amongst these identified problems is the lingering menace of Okadas being used to perpetrate traffic robberies, carjacking, kidnapping, conveying arms, as well as other nefarious activities.
“In response to the growing concern over the increased rate of crime in the state, the stakeholders resolved unanimously and unequivocally to take certain key and bold steps to curb this escalating menace, and seek to restore peace and security once again in Lagos State.”
He added: “The goal is the full implementation of a safer and more efficient alternative transport solution that takes out the need for Okadas and replaces them with the FLM buses, thus curbing the incidence of Okada-related crimes and robberies.”
Unruly posture of many operators
Weeks ago in Ojo area, a suburb of the metropolis, mayhem linked to the Okada riders erupted. At least one life was lost. There were various accounts of what happened. But a source said that the riders were protesting the hike in the tariff they paid daily to operate in the area. Dangerous life-threatening weapons were freely used.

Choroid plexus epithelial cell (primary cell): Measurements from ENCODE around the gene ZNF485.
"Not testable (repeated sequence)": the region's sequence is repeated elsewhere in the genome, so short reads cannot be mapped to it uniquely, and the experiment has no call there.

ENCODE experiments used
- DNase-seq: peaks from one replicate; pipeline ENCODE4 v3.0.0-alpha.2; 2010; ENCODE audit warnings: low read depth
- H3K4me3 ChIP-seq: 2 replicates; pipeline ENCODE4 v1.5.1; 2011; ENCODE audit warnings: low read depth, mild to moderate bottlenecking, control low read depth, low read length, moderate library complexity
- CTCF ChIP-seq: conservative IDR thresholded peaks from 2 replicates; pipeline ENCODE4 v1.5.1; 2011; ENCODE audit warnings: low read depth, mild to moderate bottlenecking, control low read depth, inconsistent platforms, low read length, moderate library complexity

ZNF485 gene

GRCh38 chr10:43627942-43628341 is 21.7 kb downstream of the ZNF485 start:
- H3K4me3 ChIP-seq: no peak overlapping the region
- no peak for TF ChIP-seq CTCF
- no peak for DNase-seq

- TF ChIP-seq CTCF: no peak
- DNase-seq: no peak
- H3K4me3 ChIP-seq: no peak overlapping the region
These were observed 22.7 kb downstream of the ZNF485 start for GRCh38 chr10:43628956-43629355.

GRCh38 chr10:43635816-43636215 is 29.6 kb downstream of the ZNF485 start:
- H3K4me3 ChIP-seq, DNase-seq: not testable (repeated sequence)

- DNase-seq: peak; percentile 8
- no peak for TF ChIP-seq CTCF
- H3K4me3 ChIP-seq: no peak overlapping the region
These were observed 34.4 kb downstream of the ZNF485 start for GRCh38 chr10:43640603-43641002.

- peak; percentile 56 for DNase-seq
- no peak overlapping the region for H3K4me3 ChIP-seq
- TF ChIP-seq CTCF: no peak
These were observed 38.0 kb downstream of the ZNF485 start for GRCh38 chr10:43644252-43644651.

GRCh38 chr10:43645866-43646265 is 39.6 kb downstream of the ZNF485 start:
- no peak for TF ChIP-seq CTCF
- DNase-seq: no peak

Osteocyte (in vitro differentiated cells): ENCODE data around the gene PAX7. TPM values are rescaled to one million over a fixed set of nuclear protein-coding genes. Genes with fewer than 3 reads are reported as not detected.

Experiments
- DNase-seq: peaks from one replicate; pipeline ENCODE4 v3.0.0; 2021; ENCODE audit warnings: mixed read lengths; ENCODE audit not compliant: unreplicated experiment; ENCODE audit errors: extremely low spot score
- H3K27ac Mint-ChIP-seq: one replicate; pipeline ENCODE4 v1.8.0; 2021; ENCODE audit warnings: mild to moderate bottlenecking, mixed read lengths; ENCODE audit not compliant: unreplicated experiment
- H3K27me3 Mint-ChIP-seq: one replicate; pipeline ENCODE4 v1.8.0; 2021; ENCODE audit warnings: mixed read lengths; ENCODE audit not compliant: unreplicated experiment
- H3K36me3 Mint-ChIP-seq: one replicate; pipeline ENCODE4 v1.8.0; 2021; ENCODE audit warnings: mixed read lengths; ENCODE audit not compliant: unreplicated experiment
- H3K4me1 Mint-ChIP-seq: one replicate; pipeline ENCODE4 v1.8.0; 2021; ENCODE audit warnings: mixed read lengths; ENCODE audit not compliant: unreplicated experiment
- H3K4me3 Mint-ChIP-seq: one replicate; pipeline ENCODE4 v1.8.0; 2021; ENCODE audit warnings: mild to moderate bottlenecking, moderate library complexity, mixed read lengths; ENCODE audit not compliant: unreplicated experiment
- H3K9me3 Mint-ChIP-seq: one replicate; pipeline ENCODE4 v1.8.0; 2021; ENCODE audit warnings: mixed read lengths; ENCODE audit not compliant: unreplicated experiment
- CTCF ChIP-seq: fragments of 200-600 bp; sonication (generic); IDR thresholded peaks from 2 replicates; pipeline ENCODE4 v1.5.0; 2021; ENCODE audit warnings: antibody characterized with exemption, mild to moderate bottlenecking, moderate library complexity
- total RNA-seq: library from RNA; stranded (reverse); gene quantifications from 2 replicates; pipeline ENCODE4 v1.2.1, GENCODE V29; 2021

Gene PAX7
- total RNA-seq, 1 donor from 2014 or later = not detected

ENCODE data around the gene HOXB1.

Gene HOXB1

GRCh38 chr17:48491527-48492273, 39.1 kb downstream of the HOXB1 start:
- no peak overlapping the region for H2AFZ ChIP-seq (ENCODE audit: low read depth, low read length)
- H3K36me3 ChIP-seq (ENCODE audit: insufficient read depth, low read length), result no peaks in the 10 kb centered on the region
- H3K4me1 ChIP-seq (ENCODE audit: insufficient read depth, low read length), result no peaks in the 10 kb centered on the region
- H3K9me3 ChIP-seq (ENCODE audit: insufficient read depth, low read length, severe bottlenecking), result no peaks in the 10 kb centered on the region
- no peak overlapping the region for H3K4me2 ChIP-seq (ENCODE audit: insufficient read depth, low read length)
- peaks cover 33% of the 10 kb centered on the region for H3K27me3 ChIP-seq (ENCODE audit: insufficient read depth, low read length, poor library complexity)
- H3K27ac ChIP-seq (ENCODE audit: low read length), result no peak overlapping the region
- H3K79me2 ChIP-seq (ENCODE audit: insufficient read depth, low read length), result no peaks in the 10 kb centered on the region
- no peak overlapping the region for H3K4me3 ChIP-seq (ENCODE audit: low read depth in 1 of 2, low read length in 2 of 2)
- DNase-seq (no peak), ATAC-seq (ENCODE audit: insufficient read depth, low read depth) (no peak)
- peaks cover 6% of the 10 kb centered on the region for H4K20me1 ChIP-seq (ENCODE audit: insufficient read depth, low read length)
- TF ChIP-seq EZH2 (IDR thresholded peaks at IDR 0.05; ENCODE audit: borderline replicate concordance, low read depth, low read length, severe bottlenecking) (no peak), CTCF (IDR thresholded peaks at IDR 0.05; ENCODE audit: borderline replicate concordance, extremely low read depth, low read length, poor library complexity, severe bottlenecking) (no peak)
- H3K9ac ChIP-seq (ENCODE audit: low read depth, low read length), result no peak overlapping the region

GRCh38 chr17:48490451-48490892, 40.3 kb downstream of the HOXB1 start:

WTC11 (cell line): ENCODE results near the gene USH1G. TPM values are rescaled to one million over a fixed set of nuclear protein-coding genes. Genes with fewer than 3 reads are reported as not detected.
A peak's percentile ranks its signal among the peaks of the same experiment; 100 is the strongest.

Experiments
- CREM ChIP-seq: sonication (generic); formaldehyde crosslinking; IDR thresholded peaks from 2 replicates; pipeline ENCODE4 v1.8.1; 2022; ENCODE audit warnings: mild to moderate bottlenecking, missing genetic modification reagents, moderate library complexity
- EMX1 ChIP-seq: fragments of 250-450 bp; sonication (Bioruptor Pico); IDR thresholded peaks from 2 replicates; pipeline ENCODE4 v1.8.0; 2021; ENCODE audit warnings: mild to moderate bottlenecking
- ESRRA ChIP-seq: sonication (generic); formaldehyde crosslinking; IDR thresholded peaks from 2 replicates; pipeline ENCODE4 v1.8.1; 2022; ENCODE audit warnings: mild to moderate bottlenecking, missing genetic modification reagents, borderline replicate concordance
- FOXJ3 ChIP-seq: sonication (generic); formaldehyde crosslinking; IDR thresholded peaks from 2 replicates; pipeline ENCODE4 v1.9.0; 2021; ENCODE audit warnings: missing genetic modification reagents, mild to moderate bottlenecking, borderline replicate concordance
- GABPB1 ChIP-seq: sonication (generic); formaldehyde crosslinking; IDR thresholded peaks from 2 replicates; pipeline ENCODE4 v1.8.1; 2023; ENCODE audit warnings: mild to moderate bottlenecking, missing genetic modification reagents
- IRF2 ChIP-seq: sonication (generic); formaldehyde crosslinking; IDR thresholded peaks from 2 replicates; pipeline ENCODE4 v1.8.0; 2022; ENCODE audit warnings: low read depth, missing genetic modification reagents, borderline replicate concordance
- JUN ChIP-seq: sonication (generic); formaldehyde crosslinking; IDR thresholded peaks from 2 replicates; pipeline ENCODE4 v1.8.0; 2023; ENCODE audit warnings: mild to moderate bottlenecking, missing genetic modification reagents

A week before, a similar incident was averted in the Iyana-Ipaja area of the city when the Lagos State Taskforce on Environmental and Other Offences Unit attempted to seize motorbikes plying the BRT lane.
A source said that the riders, who were ready for a showdown, were heard challenging the taskforce team to come, saying: “Let them come; it is going to be total war.”
Attempts at fighting okada
Former Governor Babatunde Fashola in 2012 issued a restriction order on Okada, warning them to stay off 475 roads and bridges in the state.
He later followed up with another restriction order, forcing them to leave Ikeja, the state capital.